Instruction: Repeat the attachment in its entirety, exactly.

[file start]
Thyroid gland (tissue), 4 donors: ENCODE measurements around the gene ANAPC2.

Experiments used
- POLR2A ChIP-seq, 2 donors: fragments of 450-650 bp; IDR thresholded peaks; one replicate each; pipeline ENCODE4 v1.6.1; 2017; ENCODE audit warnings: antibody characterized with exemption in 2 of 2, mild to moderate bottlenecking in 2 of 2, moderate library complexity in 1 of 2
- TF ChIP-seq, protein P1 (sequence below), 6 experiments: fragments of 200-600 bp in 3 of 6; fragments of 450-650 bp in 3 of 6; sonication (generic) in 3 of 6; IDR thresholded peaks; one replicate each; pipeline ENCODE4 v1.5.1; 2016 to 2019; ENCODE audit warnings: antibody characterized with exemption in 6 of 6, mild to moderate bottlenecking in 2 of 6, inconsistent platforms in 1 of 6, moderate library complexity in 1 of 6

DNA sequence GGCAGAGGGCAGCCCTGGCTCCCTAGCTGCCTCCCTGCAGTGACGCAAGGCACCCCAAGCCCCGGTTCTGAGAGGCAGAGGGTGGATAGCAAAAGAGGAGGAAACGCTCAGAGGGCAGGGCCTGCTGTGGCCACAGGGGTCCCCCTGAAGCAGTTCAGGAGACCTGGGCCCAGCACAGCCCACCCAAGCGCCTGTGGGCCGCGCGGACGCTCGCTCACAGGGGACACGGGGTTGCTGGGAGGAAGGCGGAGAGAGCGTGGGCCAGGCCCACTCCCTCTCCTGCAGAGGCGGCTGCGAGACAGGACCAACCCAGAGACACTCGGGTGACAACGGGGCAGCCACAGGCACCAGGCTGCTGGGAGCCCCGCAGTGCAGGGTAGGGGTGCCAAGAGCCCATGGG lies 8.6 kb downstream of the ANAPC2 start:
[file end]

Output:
Thyroid gland (tissue), 4 donors: ENCODE measurements around the gene ANAPC2.

Experiments used
- POLR2A ChIP-seq, 2 donors: fragments of 450-650 bp; IDR thresholded peaks; one replicate each; pipeline ENCODE4 v1.6.1; 2017; ENCODE audit warnings: antibody characterized with exemption in 2 of 2, mild to moderate bottlenecking in 2 of 2, moderate library complexity in 1 of 2
- TF ChIP-seq, protein P1 (sequence below), 6 experiments: fragments of 200-600 bp in 3 of 6; fragments of 450-650 bp in 3 of 6; sonication (generic) in 3 of 6; IDR thresholded peaks; one replicate each; pipeline ENCODE4 v1.5.1; 2016 to 2019; ENCODE audit warnings: antibody characterized with exemption in 6 of 6, mild to moderate bottlenecking in 2 of 6, inconsistent platforms in 1 of 6, moderate library complexity in 1 of 6

DNA sequence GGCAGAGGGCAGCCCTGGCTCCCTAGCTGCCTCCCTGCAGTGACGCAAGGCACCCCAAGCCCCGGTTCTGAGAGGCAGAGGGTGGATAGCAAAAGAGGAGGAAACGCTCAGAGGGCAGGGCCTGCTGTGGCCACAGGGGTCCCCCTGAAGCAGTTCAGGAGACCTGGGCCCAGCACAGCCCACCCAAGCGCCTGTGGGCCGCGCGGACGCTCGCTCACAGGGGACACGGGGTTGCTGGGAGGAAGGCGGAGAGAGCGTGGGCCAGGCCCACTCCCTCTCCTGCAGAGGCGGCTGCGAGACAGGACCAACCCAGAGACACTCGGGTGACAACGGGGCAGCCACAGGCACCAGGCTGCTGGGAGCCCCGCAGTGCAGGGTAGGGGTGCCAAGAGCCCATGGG lies 8.6 kb downstream of the ANAPC2 start: